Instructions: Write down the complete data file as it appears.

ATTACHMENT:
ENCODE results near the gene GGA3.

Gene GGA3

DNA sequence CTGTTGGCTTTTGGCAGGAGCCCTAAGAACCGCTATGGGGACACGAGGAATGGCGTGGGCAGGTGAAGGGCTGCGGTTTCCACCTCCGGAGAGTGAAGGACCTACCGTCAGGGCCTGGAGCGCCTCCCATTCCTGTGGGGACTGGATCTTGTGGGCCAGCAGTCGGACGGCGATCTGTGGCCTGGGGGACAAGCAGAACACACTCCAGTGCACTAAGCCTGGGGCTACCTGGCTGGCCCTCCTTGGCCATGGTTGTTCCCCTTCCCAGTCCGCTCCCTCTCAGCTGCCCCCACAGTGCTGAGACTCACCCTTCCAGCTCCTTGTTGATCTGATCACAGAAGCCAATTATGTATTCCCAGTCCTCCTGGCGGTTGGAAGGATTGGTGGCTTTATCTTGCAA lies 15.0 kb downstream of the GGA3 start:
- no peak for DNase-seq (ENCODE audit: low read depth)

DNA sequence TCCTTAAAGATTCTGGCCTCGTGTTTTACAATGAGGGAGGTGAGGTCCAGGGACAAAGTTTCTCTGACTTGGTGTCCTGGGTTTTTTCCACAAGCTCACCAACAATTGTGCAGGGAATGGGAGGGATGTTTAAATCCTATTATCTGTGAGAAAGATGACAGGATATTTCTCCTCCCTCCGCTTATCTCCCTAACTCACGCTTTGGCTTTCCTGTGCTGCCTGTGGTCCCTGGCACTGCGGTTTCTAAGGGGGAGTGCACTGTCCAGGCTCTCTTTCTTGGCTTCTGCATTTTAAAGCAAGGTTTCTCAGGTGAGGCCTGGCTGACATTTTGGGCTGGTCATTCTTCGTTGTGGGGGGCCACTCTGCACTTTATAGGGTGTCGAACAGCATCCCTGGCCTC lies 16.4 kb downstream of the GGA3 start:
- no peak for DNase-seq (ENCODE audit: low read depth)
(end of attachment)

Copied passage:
ENCODE results near the gene GGA3.

Gene GGA3

DNA sequence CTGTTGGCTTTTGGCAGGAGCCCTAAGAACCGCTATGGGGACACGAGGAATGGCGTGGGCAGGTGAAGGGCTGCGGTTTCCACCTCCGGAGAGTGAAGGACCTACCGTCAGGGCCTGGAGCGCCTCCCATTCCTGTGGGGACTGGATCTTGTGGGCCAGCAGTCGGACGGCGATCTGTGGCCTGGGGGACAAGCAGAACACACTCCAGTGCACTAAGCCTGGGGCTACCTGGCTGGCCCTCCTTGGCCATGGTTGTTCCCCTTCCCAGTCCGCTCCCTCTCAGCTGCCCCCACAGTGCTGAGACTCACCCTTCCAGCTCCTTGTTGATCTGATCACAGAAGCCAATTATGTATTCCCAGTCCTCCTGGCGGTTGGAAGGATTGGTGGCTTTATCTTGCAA lies 15.0 kb downstream of the GGA3 start:
- no peak for DNase-seq (ENCODE audit: low read depth)

DNA sequence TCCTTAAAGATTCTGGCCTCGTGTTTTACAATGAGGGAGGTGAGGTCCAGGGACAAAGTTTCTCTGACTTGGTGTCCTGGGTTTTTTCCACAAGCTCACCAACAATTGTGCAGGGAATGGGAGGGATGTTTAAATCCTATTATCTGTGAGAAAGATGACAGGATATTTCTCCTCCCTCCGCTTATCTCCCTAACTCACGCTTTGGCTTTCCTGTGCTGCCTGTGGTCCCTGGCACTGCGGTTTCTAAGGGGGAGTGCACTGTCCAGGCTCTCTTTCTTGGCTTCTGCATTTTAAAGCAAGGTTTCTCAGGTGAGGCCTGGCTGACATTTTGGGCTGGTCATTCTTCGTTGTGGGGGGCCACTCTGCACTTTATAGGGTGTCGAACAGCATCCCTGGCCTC lies 16.4 kb downstream of the GGA3 start:
- no peak for DNase-seq (ENCODE audit: low read depth)